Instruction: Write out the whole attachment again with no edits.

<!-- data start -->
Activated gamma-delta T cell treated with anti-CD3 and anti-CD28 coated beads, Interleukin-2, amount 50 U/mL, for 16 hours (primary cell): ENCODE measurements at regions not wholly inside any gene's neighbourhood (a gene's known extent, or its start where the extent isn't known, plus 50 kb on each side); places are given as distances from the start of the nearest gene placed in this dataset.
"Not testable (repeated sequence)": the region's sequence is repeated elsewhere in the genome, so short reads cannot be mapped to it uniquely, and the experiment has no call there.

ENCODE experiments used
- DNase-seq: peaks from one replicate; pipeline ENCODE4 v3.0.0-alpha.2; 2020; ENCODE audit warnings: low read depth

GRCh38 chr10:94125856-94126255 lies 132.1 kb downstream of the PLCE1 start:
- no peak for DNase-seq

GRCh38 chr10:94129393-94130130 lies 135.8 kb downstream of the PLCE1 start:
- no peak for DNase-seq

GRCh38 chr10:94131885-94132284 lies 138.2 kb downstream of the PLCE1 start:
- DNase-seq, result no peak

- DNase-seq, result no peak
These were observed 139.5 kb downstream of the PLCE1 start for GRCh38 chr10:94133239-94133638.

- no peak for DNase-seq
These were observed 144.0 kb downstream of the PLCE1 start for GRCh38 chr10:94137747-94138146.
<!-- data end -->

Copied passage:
Activated gamma-delta T cell treated with anti-CD3 and anti-CD28 coated beads, Interleukin-2, amount 50 U/mL, for 16 hours (primary cell): ENCODE measurements at regions not wholly inside any gene's neighbourhood (a gene's known extent, or its start where the extent isn't known, plus 50 kb on each side); places are given as distances from the start of the nearest gene placed in this dataset.
"Not testable (repeated sequence)": the region's sequence is repeated elsewhere in the genome, so short reads cannot be mapped to it uniquely, and the experiment has no call there.

ENCODE experiments used
- DNase-seq: peaks from one replicate; pipeline ENCODE4 v3.0.0-alpha.2; 2020; ENCODE audit warnings: low read depth

GRCh38 chr10:94125856-94126255 lies 132.1 kb downstream of the PLCE1 start:
- no peak for DNase-seq

GRCh38 chr10:94129393-94130130 lies 135.8 kb downstream of the PLCE1 start:
- no peak for DNase-seq

GRCh38 chr10:94131885-94132284 lies 138.2 kb downstream of the PLCE1 start:
- DNase-seq, result no peak

- DNase-seq, result no peak
These were observed 139.5 kb downstream of the PLCE1 start for GRCh38 chr10:94133239-94133638.

- no peak for DNase-seq
These were observed 144.0 kb downstream of the PLCE1 start for GRCh38 chr10:94137747-94138146.